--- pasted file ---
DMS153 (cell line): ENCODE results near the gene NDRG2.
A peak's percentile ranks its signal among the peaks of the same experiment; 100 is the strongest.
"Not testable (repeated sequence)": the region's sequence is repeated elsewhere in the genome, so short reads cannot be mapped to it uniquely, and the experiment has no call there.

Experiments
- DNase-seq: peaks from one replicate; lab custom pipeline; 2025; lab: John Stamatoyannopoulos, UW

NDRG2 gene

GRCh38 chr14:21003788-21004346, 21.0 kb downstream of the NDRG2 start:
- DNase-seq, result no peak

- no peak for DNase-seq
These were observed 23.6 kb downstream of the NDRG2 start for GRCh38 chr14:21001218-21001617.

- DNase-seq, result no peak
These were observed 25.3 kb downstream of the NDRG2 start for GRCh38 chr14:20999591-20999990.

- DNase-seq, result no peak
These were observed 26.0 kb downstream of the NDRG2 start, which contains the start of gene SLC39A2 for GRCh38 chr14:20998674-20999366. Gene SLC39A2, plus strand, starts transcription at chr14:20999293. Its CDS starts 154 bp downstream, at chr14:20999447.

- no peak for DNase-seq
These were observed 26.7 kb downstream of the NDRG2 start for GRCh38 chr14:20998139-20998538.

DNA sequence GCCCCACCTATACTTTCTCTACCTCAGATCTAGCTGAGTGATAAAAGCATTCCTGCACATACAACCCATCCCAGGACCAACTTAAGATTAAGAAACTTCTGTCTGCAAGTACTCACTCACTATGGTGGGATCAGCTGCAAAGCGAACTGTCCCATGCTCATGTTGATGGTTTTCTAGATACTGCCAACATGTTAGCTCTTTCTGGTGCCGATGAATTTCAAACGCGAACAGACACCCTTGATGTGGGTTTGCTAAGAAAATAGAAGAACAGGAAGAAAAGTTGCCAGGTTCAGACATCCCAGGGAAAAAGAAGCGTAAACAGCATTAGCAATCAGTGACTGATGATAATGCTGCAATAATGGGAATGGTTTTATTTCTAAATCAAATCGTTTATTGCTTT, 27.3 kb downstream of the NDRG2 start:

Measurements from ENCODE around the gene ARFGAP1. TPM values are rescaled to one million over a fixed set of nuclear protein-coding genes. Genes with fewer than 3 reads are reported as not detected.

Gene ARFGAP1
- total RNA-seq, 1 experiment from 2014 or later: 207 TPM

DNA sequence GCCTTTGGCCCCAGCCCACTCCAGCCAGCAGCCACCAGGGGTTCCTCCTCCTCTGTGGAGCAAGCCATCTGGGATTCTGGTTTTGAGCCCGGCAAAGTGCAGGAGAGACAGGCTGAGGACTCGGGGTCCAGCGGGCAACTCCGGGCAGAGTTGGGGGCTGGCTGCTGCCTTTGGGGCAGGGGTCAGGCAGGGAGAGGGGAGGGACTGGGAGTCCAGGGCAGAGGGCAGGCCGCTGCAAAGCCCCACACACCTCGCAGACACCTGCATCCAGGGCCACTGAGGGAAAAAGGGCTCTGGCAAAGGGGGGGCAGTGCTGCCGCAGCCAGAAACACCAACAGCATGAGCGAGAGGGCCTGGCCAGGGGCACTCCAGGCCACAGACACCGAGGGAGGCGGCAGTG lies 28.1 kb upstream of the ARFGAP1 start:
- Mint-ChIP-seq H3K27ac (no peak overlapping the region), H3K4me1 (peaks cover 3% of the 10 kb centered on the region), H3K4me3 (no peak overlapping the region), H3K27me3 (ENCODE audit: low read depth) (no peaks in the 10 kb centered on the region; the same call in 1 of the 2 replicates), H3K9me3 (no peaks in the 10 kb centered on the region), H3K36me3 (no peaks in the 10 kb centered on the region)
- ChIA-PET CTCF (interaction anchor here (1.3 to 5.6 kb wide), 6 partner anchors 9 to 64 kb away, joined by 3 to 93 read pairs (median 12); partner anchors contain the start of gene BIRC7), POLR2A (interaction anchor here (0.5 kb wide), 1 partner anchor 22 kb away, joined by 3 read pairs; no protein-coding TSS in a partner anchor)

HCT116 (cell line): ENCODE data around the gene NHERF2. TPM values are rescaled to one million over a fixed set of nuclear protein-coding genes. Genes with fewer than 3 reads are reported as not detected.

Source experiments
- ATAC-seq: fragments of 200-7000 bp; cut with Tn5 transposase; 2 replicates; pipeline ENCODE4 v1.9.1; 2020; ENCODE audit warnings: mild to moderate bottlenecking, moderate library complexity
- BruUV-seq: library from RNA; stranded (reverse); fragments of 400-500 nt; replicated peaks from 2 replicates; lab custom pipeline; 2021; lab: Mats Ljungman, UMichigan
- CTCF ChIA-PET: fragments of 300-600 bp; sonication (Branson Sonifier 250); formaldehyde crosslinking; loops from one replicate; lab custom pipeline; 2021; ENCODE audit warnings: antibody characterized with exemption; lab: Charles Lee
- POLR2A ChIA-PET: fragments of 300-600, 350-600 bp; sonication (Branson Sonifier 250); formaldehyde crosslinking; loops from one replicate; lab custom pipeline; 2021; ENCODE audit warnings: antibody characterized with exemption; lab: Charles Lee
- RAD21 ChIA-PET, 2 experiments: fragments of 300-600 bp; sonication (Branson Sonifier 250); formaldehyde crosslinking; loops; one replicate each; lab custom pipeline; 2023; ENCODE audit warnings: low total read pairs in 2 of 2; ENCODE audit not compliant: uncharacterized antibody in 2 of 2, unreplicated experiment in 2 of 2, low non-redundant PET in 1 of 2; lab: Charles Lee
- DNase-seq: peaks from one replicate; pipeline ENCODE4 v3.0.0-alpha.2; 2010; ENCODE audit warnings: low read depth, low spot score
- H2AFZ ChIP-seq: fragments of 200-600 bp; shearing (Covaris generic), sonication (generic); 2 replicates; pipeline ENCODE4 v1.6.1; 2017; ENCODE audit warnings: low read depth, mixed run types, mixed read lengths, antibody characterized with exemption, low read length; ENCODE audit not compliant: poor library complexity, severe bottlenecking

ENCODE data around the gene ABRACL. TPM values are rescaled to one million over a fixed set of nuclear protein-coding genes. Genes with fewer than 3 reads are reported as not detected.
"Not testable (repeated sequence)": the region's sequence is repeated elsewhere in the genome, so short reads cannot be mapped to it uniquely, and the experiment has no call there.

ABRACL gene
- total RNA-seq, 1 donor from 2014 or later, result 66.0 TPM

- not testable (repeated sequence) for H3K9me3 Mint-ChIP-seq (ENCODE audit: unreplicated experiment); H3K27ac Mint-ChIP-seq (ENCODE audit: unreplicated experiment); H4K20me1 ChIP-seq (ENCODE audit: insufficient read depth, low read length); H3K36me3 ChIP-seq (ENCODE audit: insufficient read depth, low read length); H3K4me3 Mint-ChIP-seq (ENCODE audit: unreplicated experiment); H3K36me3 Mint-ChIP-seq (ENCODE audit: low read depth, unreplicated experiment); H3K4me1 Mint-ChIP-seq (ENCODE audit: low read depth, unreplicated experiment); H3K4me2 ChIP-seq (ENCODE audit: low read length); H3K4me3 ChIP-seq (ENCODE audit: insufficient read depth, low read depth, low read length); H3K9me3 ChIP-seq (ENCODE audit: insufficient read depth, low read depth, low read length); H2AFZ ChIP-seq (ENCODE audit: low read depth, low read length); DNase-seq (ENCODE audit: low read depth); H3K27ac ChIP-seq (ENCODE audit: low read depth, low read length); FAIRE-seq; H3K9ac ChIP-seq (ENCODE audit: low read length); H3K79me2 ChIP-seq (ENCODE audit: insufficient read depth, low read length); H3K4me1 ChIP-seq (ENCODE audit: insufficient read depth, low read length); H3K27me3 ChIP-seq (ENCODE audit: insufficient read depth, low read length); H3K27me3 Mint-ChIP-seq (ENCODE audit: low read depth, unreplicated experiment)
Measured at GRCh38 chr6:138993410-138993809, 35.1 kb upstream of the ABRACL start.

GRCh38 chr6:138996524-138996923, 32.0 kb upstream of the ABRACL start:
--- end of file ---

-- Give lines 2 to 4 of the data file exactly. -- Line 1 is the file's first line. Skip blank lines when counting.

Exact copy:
A peak's percentile ranks its signal among the peaks of the same experiment; 100 is the strongest.
"Not testable (repeated sequence)": the region's sequence is repeated elsewhere in the genome, so short reads cannot be mapped to it uniquely, and the experiment has no call there.

Experiments